Many non-resident landlords are ignorant of their potential liability to Non-Resident Capital Gains Tax on property sales in the United Kingdom and the necessity for returns and early payment.
Non-UK residents have been subject to capital gains tax (CGT) on the sale of residential property in the UK since April 6, 2015. This charge has been extended to both direct and indirect disposals of interests in UK land, with effect from April 6, 2019. (land includes buildings and structures whether residential or otherwise, e.g., commercial).
A 25 per cent (or greater) stock position in a corporation with 75 per cent of its gross assets attributable to UK land and buildings is considered indirect disposal (TCGA 1992, Sch 1A).
CGT Tax Rates
Actual sales, outright gifts, and gifts into trust are examples of disposals, with applicable rates for persons of 18 per cent and/or 28 per cent or 10 per cent and/or 20 per cent for residential and non-residential property, respectively.
HMRC requires a return and payment of tax.
When a non-resident sells land, he or she is obligated to file an appropriate return with HMRC and discharge any CGT due arising from the sale simultaneously (FA 2019, s 14 and Sch 2).
If you sell numerous properties in the same tax year, you must file a separate return for each one (unless the exchange of contracts and completion occur on the same date).
Is the deadline dependent on the date of exchange or the date of completion?
To comply with the new regulations concerning Non-Resident Capital Gains tax, the return must be delivered to HMRC on or before the 60th day following the completion (not exchange) of the disposal for disposals made on or after October 27, 2021 (FA 2022, s23(2)).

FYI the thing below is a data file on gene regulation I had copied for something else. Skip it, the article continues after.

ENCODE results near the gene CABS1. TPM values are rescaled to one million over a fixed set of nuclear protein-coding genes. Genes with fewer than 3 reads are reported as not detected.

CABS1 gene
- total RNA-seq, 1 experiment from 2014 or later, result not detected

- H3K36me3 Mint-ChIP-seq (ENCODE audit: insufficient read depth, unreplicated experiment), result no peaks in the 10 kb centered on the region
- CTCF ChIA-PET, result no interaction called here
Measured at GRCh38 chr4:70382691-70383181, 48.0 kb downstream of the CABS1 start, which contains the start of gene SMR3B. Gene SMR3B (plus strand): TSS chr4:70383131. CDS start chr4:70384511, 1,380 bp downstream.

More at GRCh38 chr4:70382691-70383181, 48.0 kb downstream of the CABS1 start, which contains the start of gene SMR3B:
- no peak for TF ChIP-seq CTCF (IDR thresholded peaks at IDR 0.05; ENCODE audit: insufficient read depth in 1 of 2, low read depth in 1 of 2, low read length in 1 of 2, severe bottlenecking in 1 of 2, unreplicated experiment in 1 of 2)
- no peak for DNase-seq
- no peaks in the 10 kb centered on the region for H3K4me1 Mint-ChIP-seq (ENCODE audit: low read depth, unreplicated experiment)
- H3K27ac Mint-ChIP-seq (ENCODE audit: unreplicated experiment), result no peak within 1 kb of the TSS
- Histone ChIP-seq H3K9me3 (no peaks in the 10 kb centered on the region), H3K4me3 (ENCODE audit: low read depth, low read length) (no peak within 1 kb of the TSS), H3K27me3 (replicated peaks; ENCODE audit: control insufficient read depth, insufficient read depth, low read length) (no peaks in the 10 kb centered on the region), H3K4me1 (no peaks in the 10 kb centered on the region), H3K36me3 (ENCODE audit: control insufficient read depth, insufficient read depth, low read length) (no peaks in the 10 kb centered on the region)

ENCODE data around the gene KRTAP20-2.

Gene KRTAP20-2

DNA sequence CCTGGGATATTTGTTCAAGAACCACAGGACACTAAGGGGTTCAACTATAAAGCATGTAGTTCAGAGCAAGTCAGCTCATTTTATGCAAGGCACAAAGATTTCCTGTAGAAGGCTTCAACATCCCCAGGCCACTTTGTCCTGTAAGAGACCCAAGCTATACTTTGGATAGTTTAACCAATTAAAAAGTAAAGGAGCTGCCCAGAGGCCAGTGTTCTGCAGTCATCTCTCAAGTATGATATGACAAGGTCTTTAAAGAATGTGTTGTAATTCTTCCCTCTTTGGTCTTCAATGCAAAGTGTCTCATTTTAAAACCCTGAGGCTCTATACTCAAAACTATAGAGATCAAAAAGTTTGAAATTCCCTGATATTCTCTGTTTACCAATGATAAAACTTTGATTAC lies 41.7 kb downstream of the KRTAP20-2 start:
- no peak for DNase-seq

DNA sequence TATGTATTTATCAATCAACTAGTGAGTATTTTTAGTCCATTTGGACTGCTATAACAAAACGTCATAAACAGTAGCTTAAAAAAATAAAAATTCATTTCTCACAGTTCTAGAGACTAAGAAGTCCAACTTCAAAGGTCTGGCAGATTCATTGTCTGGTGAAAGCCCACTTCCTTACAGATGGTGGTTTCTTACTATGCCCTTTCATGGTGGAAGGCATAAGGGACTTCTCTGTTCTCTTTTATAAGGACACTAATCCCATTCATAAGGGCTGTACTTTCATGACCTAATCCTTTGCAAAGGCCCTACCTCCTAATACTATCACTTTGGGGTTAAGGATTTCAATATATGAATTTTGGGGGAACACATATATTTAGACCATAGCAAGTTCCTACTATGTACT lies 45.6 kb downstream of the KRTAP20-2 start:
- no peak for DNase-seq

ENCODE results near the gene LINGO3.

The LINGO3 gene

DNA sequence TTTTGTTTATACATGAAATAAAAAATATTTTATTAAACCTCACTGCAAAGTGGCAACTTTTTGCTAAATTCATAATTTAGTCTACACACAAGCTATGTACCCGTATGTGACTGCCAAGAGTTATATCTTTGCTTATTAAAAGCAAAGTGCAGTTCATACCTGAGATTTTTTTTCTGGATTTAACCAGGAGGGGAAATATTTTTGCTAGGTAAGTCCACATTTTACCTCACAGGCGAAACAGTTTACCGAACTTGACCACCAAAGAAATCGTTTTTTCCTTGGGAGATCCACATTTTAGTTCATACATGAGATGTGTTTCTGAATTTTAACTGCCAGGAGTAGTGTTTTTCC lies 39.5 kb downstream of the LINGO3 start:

Prior to this date, the deadline for disposals was the 30th day after completion. However, not only must a return be filed, but any notional CGT due on the sale must also be paid by the filing deadline (i.e., the date by which the return must be made to HMRC).
No return is required if the filing date falls on or after the date on which the non-resident landlord has delivered to HMRC the ordinary tax return containing a self-assessment that takes account of the disposal, or the date on which the non-resident has been required to deliver to HMRC the ordinary tax return for the relevant tax year (by notice).
Calculation of a hypothetical CGT
Capital losses on disposals may be subtracted from the notional CGT charge if the dates of exchange (not completion) of the disposals that result in the losses occur before the date of completion of the disposal that results in the capital gain. Non-residents are entitled to the CGT annual exempt amount and private dwelling relief, among other things.
Sadly, even if there is no notional CGT charge, a return must still be filed. Interest and penalty charge Interest and a late filing penalty will apply if you fail to file a return or pay any notional CGT on time.
Claims for reimbursement
Where appropriate, reimbursement claims may be filed. For example, a return may have been submitted and notional CGT discharged under the assumption of a 28 per cent rate, but it becomes obvious later in the tax year that an 18 per cent rate is the correct rate.